Background Male-to-female transgender persons experience the highest HIV prevalence rates of any high risk population in Central America. The purpose of this study is to compare HIV-related risk behaviours, knowledge and exposure to prevention activities among transgender persons and other men who have sex with men (MSM) in Guatemala City.
Methods From September—to December 2010, we conducted a probability-based survey of MSM, including male-to-female transgender persons who have sex with men, using respondent-driven sampling (RDS) in Guatemala City. Data on sexual and drug use behaviour, knowledge of HIV, attitudes, stigma, access to prevention, care, and treatment services were collected by interviewers using Personal Digital Assistants (PDA). Population proportions and 95% CIs, adjusted for RDS sampling weights, were calculated using the Respondent Driven Sampling Analysis Tool (version 6.0). Crude summary statistics were calculated in SAS (version 9.1).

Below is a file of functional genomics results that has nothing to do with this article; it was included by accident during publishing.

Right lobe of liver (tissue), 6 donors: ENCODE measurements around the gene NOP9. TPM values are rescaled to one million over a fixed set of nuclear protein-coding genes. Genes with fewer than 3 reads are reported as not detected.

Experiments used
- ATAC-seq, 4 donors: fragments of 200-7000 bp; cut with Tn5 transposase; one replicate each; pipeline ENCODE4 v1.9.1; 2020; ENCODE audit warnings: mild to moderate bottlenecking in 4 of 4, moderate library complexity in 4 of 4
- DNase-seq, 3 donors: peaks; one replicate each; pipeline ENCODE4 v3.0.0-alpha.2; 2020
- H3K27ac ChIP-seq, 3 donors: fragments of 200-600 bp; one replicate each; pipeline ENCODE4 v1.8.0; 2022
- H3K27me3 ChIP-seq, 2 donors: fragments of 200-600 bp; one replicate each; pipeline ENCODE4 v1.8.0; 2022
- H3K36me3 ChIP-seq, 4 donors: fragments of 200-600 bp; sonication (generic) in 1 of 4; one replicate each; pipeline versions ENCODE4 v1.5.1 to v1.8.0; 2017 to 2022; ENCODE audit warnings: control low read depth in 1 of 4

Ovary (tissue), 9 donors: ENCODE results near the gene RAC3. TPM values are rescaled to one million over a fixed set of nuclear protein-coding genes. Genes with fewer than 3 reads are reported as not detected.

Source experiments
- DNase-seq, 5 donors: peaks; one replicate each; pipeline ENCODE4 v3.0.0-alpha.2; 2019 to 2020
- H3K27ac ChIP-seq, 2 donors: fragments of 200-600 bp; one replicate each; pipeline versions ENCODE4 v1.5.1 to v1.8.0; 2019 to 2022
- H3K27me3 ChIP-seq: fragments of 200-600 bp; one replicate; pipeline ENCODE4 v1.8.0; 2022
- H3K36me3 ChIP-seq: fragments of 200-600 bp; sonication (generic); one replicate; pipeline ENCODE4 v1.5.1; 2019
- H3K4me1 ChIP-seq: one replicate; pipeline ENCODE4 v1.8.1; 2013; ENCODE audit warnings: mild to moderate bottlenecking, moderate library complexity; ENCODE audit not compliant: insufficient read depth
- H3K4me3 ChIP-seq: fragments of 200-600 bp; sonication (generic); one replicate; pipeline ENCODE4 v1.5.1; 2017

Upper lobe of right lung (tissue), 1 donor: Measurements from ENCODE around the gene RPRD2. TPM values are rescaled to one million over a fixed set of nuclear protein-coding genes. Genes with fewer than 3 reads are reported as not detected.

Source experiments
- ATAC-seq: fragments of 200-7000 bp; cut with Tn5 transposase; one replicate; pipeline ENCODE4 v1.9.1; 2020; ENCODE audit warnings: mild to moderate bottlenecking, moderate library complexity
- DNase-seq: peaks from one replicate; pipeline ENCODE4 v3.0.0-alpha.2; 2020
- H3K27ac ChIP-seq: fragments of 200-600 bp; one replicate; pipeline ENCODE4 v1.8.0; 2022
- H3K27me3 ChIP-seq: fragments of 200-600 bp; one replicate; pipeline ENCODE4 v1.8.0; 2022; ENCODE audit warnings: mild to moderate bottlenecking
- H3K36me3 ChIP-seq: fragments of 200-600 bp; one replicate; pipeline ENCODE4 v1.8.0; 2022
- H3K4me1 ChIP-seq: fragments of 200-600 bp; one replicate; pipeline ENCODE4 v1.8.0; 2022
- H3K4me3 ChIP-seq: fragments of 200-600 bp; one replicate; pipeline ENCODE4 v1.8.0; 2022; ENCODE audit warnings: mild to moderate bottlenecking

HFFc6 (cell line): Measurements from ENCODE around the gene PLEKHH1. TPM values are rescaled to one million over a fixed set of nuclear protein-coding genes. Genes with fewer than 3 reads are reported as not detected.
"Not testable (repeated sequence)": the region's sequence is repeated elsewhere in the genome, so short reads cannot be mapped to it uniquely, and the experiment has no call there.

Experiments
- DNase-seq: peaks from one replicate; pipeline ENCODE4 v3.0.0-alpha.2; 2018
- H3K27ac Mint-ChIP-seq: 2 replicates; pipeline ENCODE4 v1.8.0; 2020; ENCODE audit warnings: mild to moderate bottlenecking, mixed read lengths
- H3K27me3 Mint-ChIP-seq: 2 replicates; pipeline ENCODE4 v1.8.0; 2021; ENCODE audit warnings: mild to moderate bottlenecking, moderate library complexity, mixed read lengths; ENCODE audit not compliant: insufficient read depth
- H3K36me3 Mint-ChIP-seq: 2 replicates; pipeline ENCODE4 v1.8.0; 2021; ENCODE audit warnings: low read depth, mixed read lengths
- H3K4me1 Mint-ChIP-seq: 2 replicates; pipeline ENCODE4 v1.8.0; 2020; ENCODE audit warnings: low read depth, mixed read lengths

Results A total of 509 MSM, including 99 male-to-female transgender persons enrolled in the study. The mean age for transgendered persons was 29.1 vs 28.0 for non-transgender MSM. Education level and socio-economic status were comparable between the two groups. Transgender persons, in comparison to non-transgender MSM, had higher rates of transactional sex (77.6% vs 41.9% in the past year, respectively), drug use (26.7% vs 3.3% cocaine use in the past month) and prior HIV testing (95.7% vs 68.9%, during lifetime). On the other hand, transgender persons have similar levels of forced sex (14.1% vs 6.5% in the past year), exposure to HIV educational activities (74.2% to 67.8% in the past year), access to free condoms (83.9% to 79.6%) and correct knowledge of HIV prevention (54.8% vs 41.7%) see Abstract P1-S2.23 Figure 1. Conclusions—Compared to other MSM, transgender persons in Guatemala City more often receive money for sex and use cocaine and are at disproportionately higher risk for HIV infection. While prevention activities, such as HIV testing, seem to be reaching transgender persons, exposure may not translate into increased protection. Findings emphasise the need for innovative HIV prevention activities to address the many facets and levels of vulnerability and social marginalisation experienced by transgender persons in Guatemala City. Such efforts should extend beyond individual-level outreach and information provision to rigorously evaluated intervention strategies at the social and structural levels.
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